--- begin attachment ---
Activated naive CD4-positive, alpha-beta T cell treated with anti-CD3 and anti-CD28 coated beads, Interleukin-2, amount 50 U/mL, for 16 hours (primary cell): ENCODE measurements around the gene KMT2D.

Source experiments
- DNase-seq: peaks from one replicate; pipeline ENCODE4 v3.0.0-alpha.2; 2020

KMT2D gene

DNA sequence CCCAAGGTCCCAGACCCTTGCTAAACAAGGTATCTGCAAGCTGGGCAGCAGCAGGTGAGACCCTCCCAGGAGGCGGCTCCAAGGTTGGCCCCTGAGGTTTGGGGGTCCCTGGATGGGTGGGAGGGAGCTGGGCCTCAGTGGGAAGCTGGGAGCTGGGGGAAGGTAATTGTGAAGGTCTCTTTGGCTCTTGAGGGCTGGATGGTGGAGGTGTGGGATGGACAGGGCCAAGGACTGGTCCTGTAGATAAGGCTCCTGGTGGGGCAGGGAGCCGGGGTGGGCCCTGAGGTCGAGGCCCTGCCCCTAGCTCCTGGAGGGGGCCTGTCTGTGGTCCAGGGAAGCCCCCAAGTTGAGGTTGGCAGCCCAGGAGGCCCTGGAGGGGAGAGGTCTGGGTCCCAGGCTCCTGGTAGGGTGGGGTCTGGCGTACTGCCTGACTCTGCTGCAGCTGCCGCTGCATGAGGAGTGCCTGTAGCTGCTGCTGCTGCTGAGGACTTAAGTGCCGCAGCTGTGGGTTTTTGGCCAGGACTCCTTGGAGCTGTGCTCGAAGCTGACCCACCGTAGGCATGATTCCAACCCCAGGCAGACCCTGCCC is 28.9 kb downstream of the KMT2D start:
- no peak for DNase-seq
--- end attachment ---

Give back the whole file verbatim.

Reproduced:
Activated naive CD4-positive, alpha-beta T cell treated with anti-CD3 and anti-CD28 coated beads, Interleukin-2, amount 50 U/mL, for 16 hours (primary cell): ENCODE measurements around the gene KMT2D.

Source experiments
- DNase-seq: peaks from one replicate; pipeline ENCODE4 v3.0.0-alpha.2; 2020

KMT2D gene

DNA sequence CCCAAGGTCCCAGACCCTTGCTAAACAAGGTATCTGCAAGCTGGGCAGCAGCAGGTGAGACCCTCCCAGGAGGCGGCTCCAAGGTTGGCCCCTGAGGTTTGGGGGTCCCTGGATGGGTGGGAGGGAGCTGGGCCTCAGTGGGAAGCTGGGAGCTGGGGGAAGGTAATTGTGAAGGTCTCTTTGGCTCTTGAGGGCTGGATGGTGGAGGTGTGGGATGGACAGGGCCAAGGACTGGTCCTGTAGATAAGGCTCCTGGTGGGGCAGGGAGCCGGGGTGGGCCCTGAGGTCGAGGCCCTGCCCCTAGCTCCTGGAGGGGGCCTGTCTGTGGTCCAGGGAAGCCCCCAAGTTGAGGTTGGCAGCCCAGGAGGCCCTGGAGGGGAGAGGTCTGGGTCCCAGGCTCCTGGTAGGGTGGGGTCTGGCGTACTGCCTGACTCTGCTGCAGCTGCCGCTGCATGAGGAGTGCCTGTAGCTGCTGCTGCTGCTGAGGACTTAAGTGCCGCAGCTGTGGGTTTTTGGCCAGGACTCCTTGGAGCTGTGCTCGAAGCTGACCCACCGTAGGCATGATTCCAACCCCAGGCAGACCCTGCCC is 28.9 kb downstream of the KMT2D start:
- no peak for DNase-seq